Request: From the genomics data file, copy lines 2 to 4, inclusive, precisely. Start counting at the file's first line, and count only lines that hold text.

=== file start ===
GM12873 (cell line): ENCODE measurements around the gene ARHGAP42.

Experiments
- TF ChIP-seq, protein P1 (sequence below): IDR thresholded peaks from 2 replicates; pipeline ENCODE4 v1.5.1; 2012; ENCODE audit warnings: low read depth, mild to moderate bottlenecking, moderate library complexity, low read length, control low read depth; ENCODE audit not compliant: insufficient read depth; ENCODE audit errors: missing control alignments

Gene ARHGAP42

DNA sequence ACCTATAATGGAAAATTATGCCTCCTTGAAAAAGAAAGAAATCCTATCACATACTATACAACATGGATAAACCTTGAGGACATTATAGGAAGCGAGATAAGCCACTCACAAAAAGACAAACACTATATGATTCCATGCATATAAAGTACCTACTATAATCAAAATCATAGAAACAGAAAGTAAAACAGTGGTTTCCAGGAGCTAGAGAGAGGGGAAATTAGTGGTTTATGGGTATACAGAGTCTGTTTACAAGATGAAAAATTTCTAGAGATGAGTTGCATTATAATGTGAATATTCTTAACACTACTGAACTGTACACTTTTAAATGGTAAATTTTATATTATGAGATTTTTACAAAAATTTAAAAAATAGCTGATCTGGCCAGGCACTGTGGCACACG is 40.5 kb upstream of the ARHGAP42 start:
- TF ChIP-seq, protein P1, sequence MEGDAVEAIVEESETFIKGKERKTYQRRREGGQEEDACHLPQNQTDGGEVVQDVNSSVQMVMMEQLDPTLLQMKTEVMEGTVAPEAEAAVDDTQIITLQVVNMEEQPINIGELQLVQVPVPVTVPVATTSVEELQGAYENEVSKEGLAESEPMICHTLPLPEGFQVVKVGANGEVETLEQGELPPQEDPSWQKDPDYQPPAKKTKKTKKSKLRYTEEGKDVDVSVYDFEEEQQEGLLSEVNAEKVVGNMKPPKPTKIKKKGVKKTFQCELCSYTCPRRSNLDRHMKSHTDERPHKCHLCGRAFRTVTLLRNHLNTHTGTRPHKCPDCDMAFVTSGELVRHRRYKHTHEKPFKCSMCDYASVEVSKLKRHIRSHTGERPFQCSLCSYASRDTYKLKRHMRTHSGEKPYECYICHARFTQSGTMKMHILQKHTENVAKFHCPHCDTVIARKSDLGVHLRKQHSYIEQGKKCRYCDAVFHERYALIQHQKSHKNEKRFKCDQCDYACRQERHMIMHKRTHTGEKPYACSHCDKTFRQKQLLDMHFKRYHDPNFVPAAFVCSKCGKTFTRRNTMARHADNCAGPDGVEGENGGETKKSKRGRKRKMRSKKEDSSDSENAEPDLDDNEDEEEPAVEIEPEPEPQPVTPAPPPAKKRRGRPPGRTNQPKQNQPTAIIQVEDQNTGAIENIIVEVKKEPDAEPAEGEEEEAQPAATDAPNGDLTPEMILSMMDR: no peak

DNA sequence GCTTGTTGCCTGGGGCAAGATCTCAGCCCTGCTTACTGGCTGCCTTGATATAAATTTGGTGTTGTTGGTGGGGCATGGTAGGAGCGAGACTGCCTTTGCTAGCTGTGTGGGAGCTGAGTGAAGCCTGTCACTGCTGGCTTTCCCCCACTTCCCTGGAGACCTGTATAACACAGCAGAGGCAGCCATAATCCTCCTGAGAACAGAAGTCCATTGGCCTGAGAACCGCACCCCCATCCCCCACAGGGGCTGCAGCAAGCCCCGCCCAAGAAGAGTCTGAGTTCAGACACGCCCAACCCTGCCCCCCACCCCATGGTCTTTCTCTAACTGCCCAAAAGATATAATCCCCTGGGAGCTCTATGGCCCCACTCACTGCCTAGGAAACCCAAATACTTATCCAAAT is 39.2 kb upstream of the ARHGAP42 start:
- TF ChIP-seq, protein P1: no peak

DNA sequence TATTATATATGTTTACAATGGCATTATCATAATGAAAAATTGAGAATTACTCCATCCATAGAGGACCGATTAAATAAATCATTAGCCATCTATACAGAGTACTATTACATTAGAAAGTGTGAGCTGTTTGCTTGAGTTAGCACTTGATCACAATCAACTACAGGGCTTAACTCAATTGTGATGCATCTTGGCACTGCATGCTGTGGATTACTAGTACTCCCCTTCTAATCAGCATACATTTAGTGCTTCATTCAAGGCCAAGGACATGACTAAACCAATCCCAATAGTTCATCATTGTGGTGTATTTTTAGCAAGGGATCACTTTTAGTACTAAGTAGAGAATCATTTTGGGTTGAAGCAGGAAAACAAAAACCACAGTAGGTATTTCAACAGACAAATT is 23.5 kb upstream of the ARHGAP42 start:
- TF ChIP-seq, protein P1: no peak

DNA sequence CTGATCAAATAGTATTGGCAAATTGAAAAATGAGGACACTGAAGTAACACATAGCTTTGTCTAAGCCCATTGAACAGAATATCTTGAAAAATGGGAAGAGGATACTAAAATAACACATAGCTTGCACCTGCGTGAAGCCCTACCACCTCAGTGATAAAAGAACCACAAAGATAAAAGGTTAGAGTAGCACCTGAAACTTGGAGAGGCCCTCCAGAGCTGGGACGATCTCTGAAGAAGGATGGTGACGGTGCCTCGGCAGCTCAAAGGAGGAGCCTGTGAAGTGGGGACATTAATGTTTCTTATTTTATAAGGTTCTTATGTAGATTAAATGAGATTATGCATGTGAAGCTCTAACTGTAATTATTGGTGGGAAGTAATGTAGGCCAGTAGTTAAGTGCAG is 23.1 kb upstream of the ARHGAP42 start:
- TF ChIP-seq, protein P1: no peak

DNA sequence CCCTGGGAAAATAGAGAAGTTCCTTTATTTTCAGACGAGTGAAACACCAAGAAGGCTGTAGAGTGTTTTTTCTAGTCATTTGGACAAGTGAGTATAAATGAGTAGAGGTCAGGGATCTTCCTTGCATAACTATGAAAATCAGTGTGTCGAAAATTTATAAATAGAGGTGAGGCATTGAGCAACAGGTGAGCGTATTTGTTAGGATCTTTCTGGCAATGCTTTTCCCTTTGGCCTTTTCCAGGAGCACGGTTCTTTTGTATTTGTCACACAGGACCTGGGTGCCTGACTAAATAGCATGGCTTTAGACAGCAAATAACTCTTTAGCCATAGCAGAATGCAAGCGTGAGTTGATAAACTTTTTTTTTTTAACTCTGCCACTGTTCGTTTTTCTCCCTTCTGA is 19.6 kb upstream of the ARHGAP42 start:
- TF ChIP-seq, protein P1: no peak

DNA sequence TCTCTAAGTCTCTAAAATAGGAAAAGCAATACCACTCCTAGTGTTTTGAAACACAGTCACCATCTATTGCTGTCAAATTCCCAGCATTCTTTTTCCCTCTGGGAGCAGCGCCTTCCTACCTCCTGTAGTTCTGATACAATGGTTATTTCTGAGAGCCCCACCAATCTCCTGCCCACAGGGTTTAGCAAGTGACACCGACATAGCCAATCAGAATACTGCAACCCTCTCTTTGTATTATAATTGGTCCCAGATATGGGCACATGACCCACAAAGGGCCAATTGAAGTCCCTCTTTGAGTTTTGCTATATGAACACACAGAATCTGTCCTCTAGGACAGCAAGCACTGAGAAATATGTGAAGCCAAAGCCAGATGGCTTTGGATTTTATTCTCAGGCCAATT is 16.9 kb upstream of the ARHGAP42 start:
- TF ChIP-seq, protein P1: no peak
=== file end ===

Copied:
Experiments
- TF ChIP-seq, protein P1 (sequence below): IDR thresholded peaks from 2 replicates; pipeline ENCODE4 v1.5.1; 2012; ENCODE audit warnings: low read depth, mild to moderate bottlenecking, moderate library complexity, low read length, control low read depth; ENCODE audit not compliant: insufficient read depth; ENCODE audit errors: missing control alignments

Gene ARHGAP42